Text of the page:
Classifying “Fantasy Island” into a genre quickly becomes a fool’s errand — and one roughly as unsatisfying as the film itself. With its Blumhouse pedigree front and center, this cinematic remake of the 1970s and ‘80s TV show imagines itself as a horror movie. But “Fantasy Island” lacks scares, thrills, gore and practically every marker of the genre.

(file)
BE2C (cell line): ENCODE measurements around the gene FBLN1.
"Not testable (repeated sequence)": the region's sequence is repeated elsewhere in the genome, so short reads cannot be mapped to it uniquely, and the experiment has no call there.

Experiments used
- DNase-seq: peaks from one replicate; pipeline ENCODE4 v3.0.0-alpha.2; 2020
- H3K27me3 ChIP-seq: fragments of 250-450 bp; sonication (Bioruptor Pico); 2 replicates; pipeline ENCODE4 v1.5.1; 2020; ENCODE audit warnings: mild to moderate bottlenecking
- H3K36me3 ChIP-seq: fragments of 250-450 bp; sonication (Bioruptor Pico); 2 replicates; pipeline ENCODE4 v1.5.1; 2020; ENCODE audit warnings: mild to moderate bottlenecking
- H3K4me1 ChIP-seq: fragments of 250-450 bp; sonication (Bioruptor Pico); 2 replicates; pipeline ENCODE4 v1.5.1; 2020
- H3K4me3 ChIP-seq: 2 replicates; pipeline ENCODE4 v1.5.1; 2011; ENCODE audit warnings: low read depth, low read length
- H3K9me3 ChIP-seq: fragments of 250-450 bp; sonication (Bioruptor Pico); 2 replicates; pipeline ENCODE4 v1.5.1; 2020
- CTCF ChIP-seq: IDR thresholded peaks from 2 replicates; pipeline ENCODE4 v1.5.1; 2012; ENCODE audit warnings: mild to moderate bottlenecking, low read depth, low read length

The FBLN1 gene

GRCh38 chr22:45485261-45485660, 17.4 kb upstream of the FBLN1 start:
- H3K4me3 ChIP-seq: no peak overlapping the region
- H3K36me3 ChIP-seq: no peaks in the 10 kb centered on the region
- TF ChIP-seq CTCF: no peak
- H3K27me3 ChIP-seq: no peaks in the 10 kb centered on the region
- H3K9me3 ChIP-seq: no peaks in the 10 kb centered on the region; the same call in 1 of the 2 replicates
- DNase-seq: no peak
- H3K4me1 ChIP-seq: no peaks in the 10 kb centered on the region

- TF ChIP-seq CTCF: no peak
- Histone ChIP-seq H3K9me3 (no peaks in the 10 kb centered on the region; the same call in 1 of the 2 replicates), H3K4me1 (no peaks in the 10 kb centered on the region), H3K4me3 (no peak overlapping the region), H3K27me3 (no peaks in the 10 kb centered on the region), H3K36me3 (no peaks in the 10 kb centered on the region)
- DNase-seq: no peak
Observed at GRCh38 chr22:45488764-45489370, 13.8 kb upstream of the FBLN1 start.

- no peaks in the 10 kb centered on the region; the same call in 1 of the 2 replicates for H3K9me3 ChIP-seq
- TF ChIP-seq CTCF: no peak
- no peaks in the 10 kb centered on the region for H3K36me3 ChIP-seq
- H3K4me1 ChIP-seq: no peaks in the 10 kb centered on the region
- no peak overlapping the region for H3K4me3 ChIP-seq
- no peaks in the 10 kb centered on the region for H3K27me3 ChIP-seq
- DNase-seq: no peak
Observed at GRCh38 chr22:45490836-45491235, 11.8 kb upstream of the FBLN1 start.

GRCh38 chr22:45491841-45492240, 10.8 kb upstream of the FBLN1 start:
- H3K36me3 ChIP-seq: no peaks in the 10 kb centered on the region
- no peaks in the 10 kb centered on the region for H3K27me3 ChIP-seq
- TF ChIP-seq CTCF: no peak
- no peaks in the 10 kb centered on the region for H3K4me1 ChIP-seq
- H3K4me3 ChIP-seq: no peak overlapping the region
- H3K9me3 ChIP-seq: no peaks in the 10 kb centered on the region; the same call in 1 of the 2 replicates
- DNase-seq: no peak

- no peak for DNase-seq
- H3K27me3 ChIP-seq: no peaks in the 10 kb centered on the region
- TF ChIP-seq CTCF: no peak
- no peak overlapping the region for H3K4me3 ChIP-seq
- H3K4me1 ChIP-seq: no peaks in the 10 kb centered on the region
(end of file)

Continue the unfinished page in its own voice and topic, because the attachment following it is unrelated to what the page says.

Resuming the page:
It’s no comedy either, despite the best efforts of perennial on-screen dirtbag and would-be comic relief Jimmy O. Yang. There’s not enough emotion or stakes to qualify it as a drama. Instead, the movie can only be classified as something truly terrible, escaping any other categorization that would make it resemble an actual film.
The concept should work in theory: taking the creaky bones of the television series that